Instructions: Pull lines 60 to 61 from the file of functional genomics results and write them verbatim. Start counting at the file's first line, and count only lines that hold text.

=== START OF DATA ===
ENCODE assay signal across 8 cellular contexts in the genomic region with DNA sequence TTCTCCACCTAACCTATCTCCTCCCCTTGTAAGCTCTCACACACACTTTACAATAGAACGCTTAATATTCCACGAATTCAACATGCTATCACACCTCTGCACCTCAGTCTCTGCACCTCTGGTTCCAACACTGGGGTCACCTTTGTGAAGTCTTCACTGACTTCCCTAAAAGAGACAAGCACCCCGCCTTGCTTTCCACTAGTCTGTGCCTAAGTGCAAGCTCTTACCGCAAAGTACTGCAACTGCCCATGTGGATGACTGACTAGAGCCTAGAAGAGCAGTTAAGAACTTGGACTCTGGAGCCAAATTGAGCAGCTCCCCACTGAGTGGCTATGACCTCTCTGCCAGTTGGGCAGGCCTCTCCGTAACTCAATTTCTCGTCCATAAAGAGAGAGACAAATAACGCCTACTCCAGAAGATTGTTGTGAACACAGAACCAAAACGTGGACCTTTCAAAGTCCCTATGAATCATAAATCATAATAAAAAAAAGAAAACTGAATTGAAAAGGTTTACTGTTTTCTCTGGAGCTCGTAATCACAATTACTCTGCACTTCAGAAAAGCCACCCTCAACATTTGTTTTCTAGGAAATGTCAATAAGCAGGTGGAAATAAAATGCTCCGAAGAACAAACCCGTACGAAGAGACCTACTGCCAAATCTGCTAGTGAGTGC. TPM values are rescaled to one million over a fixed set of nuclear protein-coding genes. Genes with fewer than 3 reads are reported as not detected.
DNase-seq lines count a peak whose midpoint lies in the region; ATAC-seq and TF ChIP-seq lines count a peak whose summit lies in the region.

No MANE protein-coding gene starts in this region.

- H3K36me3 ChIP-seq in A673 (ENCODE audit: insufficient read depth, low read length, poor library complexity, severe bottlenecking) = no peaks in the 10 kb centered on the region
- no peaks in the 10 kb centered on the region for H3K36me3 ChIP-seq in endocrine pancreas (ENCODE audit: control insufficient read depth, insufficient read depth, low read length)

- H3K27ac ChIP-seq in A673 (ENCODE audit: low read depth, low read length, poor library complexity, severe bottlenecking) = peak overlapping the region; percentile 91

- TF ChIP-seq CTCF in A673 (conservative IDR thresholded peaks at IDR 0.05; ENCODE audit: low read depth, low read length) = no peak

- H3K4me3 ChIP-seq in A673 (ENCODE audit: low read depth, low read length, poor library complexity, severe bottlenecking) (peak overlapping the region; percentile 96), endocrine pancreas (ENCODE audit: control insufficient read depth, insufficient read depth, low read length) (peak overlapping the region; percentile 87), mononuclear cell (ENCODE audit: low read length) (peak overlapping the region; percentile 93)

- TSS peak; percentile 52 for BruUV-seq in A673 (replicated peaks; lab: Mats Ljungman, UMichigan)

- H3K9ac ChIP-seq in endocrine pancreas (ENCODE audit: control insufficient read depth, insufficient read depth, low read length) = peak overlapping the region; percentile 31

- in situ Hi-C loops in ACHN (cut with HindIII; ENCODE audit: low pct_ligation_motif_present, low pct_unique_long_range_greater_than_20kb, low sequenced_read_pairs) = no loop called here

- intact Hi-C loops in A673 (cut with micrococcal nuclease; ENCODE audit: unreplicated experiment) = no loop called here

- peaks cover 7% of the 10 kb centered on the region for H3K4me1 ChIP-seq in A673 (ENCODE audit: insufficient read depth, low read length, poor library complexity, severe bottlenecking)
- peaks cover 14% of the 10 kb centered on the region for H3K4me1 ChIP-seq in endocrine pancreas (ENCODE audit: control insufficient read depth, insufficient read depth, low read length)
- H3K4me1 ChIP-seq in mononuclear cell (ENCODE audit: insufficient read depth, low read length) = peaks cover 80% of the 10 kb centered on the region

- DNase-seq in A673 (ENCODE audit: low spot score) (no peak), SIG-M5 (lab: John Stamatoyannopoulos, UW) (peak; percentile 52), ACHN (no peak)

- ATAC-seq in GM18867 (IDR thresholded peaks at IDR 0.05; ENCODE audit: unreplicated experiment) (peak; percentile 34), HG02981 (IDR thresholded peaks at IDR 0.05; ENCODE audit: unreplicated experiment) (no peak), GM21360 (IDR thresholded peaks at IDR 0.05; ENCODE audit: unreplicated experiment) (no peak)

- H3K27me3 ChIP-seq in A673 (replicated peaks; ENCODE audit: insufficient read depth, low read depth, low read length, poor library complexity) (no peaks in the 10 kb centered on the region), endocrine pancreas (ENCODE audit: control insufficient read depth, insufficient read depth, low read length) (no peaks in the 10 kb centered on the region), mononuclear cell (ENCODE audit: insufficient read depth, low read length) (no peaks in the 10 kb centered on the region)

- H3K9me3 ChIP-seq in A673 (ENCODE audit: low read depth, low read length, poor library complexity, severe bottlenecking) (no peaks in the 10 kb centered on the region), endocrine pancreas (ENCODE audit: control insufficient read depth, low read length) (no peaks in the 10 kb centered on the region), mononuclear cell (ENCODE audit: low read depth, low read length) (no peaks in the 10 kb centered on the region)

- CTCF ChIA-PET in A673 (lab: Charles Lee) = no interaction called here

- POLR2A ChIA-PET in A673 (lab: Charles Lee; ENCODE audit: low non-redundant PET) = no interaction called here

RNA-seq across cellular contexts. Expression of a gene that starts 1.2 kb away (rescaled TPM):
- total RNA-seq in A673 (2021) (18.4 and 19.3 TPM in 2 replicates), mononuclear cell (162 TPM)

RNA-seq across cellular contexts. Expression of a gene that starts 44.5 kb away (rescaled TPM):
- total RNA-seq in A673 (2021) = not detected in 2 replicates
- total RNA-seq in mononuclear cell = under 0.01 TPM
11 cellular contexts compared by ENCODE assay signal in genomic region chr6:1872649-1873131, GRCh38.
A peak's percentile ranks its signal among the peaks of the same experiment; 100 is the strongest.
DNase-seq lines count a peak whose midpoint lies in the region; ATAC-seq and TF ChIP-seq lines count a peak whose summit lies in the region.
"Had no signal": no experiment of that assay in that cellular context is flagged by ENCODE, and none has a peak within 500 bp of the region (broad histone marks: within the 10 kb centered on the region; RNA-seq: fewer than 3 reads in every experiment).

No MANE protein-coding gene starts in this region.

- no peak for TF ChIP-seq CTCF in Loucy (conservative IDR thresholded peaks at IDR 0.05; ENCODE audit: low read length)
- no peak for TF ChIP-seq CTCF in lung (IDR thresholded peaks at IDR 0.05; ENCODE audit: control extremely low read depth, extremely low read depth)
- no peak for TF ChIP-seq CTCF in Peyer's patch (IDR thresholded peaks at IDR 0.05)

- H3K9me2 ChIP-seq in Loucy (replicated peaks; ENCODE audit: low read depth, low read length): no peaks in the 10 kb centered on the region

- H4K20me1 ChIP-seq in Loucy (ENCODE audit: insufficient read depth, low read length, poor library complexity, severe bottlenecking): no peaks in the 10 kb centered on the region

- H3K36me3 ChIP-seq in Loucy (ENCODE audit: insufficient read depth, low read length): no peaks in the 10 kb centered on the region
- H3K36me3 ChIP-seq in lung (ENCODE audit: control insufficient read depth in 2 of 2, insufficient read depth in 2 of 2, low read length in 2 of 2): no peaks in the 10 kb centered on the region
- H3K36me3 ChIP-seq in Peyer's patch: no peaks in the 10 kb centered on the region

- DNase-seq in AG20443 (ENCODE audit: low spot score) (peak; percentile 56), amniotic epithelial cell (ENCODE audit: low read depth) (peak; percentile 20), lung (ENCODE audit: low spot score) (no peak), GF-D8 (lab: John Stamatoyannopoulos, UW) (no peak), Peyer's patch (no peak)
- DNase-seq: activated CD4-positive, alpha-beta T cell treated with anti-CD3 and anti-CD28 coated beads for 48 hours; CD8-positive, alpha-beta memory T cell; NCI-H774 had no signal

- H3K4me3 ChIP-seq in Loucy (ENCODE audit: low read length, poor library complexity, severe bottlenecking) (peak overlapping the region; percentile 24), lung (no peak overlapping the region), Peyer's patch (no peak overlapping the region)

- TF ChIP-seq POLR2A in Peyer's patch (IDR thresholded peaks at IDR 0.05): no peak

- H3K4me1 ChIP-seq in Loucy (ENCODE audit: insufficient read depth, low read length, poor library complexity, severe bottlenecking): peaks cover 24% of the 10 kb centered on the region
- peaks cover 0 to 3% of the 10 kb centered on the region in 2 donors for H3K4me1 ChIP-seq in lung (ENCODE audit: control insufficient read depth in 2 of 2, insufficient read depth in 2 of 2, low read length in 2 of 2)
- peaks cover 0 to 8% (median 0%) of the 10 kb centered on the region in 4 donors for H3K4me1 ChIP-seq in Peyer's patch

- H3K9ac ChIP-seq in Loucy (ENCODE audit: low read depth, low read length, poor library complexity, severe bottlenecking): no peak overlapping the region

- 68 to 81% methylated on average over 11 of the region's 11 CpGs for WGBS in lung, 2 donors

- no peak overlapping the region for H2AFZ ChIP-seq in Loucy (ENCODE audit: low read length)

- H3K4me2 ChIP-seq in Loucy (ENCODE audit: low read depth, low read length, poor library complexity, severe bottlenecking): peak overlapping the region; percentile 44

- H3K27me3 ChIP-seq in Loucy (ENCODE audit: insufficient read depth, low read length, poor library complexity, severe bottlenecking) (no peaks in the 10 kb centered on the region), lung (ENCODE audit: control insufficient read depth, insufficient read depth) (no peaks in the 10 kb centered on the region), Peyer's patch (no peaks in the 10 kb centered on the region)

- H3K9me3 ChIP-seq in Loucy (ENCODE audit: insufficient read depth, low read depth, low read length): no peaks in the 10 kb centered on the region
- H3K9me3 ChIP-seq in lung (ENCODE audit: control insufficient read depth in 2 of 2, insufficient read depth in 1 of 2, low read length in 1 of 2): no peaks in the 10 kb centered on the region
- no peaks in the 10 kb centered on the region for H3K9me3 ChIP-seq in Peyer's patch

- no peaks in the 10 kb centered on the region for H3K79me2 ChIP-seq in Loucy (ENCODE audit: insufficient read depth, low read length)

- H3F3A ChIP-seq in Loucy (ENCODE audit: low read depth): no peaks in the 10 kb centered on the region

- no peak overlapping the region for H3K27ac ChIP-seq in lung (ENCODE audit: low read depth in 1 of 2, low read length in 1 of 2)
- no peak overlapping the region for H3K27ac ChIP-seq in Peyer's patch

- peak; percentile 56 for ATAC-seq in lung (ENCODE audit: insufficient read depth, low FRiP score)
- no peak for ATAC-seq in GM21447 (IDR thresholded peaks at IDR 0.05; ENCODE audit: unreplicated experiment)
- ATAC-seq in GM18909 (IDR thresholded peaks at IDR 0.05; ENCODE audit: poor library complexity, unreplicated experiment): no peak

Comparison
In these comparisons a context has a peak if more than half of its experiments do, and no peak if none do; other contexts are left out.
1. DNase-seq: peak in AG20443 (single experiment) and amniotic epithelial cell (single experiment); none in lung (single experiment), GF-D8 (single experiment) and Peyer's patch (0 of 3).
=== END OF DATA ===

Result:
- no peak for ATAC-seq in GM21447 (IDR thresholded peaks at IDR 0.05; ENCODE audit: unreplicated experiment)
- ATAC-seq in GM18909 (IDR thresholded peaks at IDR 0.05; ENCODE audit: poor library complexity, unreplicated experiment): no peak